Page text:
Repository for Antibody Incompatible Transplantation Evidence
4 results (filtered)
  • Jatana SS
  • Zhao H
  • Bow LM
  • Cozzi E
  • Batal I
  • Horak T
  • Amar-Zifkin A
  • Schinstock C
  • Askar M
  • Dadhania DM
  • et al.
Transplantation. 2022 Aug 2; doi: 10.1097/TP.0000000000004262.

There is no standard definition for "HLA incompatible" transplants. For the first time, we systematically assessed how HLA incompatibility was defined in contemporary peer-reviewed publications and its prognostic implication to transplant outcomes.


We combined 2 independent searches of MEDLINE, EMBASE, and the Cochrane Library from 2015 to 2019. Content-expert reviewers screened for original research on outcomes of HLA-incompatible transplants (defined as allele or molecular mismatch and solid-phase or cell-based assays). We ascertained the completeness of reporting on a predefined set of variables assessing HLA incompatibility, therapies, and outcomes. Given significant heterogeneity, we conducted narrative synthesis and assessed risk of bias in studies examining the association between death-censored graft failure and HLA incompatibility.


Of 6656 screened articles, 163 evaluated transplant outcomes by HLA incompatibility. Most articles reported on cytotoxic/flow T-cell crossmatches (n = 98). Molecular genotypes were reported for selected loci at the allele-group level. Sixteen articles reported on epitope compatibility. Pretransplant donor-specific HLA antibodies were often considered (n = 143); yet there was heterogeneity in sample handling, assay procedure, and incomplete reporting on donor-specific HLA antibodies assignment. Induction (n = 129) and maintenance immunosuppression (n = 140) were frequently mentioned but less so rejection treatment (n = 72) and desensitization (n = 70). Studies assessing death-censored graft failure risk by HLA incompatibility were vulnerable to bias in the participant, predictor, and analysis domains.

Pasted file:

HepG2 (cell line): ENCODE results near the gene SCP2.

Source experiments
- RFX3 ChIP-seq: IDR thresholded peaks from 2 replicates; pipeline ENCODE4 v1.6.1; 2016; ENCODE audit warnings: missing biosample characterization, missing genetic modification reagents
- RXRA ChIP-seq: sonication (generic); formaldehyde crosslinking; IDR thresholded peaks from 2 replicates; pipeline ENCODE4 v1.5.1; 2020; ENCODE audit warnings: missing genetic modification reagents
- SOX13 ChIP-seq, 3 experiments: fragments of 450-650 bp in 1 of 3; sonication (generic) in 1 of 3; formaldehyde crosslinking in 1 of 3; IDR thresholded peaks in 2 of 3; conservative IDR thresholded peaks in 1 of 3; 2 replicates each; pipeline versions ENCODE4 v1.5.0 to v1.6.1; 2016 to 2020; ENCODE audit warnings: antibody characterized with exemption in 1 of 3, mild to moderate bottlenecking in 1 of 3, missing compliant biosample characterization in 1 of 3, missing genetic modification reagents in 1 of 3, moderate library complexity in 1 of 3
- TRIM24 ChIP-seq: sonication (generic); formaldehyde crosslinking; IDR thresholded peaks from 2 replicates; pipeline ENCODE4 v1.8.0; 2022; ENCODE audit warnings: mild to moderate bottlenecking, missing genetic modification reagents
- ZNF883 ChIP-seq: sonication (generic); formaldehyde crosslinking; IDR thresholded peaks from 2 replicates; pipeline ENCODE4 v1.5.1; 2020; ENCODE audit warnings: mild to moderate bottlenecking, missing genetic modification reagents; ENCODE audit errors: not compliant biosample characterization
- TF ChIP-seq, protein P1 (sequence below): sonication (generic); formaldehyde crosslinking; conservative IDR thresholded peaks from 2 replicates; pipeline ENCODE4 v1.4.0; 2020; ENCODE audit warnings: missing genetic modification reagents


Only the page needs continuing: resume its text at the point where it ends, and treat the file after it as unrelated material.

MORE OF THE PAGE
Optimization of transplant outcomes and personalized care depends on accurate HLA compatibility assessment. Reporting on a standard set of variables will help assess generalizability of research, allow knowledge synthesis, and facilitate international collaboration in clinical trials.

  • Buttigieg J
  • Ali H
  • Sharma A
  • Halawa A
Nephrol Dial Transplant. 2019 Nov 1;34(11):1950-1960 doi: 10.1093/ndt/gfy349.

The presence of pre-formed donor-specific antibodies (DSAs) in kidney transplantation is associated with worse overall outcomes compared with DSA-negative transplantation. A positive complement-dependant cytotoxic crossmatch presents a high immunological risk, while a negative flow cytometry crossmatch is at the lower end of the risk spectrum. Yet, the presence of low-level DSA detected by Luminex alone, that is, positive Luminex and negative flow (PLNF) cytometry crossmatch lacks robust scientific exploration. In this systematic review and pooled analysis, we investigate the glomerular filtration rate, acute rejection (AR), graft survival and patient survival of PLNF transplants compared with DSA-negative transplants. Our analysis identified seven retrospective studies consisting of 429 PLNF transplants and 10 677 DSA-negative transplants. Pooled analysis identified no significant difference in the incidence of AR at 1 year [relative risk (RR) = 1.35, 95% confidence interval (CI) 0.90-2.02, Z = 1.46, P = 0.14, I2 = 0%], graft failure at 1 year (RR = 1.66, 95% CI 0.94-2.94, Z = 1.75, P = 0.08, I2 = 23%), graft failure at 5 years (RR = 1.29, 95% CI 0.90-1.87, Z = 1.38, P = 0.17, I2 = 0%), patient mortality at 1 year (RR = 0.89, 95% CI 0.31-2.56, Z = 0.22, P = 0.82, I2 = 0%) and patient mortality at 5 years (RR = 1.76, 95% CI 0.48-6.48, Z = 0.85, P = 0.39, I2 = 61%). Pooled analysis of graft function was not possible due to insufficient data. Current evidence suggests that low-level DSA detected by Luminex alone does not pose significant risk at least in the short-medium term. Considering the shortage of kidney transplants and the ever-increasing waiting time, the avoidance of PLNF transplants may be unwarranted especially in patients who have been enlisted for a long time.